Growth Trend for Purchases from Independent Florists
There are not enough statistics in the public domain to reliably determine how the number or percentage of consumers purchasing flowers from local florists has changed in the past three years. While there are a few surveys suggesting that most consumers purchased flowers from independent florists in years 2016 and 2017, there are several other sources that contradict this information. The fact that numerous local florists have closed shop in recent years after losing business to online vendors and mass merchandisers suggests that the number or percentage of consumers buying flowers from neighborhood floral shops has decreased.
- Forbes published an article reporting that the number of retail florists in the country had dropped from 19,822 in 2007 to 14,606 in 2012. These figures suggest that the number of consumers buying flowers from retail florists has dropped as well. According to Farbod Shoraka, one of the founders of BloomNation, a startup aiming to help independent florists with its online tools, online companies "are taking half the money from florists and not caring about the customer experience at all."
- Voices of Monterey Bay published an article reporting that mass merchandisers such as supermarkets and big box stores, and online vendors such as FTD and Teleflora, had been taking business away from independent florists. This information suggests that, in 2018, there were fewer consumers who bought flowers from independent florists.
- The Society of American Florists and the American Floral Endowment polled 43,145 adults making floral purchases and interviewed 14,692 adults making floral purchases. The results of this survey, which were published in the Floral Purchase Tracking Study, show that in 2017, consumers purchased flowers mostly from local florists and supermarkets/grocery stores.
- Male consumers purchased flowers from the following retailers/locations: local florist (43%), supermarket/grocery store (21%), online floral service (8%), home improvement store (5%), nursery/garden center (5%), farmer's market (5%), discount or chain store (4%), sidewalk or street flower vendor (4%), wedding planner (3%), non-profit organization (2%), and others (2%).
- Female consumers purchased flowers from the following retailers/locations: local florist (29%), supermarket/grocery store (41%), online floral service (6%), home improvement store (4%), nursery/garden center (5%), farmer's market (4%), discount or chain store (5%), sidewalk or street flower vendor (2%), wedding planner (1%), non-profit organization (1%), and others (2%).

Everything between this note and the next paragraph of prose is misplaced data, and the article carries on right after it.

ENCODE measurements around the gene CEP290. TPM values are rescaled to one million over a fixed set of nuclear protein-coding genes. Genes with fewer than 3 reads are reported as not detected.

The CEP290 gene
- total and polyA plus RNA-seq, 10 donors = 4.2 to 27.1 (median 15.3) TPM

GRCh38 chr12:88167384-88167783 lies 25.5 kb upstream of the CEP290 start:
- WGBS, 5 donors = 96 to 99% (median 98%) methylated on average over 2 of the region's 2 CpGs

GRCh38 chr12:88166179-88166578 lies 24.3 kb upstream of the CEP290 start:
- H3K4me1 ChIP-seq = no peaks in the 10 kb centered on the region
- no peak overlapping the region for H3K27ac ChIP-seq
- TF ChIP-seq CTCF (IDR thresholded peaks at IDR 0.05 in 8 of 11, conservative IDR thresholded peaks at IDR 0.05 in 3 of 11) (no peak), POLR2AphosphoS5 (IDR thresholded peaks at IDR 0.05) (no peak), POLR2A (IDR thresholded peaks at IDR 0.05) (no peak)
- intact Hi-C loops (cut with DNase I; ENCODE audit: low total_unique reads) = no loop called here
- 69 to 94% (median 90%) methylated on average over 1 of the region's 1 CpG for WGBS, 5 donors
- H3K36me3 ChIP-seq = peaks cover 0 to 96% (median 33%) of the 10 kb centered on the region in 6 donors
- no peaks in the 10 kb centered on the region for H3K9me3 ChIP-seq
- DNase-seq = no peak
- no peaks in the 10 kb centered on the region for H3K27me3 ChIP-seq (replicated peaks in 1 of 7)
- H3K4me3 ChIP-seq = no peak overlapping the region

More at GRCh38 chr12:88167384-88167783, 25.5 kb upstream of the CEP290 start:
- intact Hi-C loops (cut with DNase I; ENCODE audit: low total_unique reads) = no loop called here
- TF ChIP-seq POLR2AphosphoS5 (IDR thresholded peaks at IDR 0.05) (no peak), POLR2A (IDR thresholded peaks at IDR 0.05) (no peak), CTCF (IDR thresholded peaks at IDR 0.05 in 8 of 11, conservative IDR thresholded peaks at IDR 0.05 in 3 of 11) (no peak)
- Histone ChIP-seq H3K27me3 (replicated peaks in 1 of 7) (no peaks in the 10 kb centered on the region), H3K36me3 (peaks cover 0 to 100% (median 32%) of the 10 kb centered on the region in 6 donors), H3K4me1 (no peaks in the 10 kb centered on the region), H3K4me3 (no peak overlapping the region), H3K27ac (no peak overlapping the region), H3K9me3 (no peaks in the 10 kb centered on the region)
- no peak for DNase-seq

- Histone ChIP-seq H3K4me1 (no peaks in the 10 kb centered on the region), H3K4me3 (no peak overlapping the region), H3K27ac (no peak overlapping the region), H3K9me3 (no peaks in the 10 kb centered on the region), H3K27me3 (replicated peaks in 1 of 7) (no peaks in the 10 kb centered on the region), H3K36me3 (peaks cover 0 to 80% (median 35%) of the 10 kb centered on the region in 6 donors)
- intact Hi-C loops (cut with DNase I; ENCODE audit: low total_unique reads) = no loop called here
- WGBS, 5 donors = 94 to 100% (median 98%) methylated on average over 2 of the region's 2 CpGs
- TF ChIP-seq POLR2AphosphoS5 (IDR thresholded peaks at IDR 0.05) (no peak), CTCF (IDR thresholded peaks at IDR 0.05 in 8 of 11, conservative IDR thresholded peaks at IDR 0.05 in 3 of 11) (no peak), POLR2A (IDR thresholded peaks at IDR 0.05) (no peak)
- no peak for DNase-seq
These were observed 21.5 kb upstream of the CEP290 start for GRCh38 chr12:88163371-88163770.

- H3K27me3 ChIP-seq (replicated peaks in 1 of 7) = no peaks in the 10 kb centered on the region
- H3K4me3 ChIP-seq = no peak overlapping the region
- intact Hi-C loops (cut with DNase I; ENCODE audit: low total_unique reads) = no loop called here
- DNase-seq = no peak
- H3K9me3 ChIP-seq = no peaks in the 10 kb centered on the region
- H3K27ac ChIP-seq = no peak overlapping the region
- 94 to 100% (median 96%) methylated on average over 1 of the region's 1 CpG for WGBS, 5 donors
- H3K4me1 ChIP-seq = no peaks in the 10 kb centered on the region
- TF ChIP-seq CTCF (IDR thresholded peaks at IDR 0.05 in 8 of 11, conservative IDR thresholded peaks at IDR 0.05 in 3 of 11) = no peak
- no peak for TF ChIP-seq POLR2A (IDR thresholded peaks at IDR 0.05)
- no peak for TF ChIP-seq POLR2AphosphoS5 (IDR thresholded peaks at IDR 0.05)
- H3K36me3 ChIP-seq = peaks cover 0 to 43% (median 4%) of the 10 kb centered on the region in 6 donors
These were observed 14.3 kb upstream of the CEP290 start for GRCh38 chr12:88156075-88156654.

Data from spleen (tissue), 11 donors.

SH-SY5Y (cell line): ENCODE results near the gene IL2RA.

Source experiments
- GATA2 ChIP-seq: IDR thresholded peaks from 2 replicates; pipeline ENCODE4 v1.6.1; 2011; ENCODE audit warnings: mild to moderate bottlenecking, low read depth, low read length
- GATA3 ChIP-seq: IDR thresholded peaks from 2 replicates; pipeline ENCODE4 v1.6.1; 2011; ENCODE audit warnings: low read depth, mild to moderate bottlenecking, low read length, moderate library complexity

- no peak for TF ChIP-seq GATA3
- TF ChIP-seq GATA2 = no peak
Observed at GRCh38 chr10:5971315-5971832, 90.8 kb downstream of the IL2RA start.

- Younger consumers aged 18-34 and 35-54 were more likely to purchase flowers from local florists than older consumers aged 55+. Older consumers aged 55+ were more likely to purchase flowers from supermarkets/grocery stores than younger consumers aged 18-34 and 35-54. Forty-two percent of consumers aged 18-34 purchased flowers from local florists, while 47% of consumers aged 55+ purchased flowers from supermarkets/grocery stores.
- The full version of the Floral Purchase Tracking Study is paywalled unfortunately.
- The New Leaf co-owner Sarah Mumford said that "younger customers tend to favor digital services" as far as floral purchases are concerned. This contradicts the finding in the Floral Purchase Tracking Study that younger consumers preferred buying from the local florist.
- Garden Center Magazine published an article reporting that almost 40% of flower businesses in the United States had closed shop since 2000. National wire services with steep marketing fees and commissions reportedly had pushed independent florists into oblivion. This information suggests that fewer consumers were buying flowers from independent florists.
- Delaware Business Times published an article reporting that since 1992, the number of neighborhood flower shops in the United States had declined from 27,341 to 14,161. This information suggests that consumers buying from these neighborhood flower shops had dropped as well. Chuck Cinaglia, who owns Boyd's Flowers in Wilmington, said "it's the online guys who have six-and-seven-figure advertising budgets, they're the ones that are siphoning off the business from the small brick-and-mortar flower shops."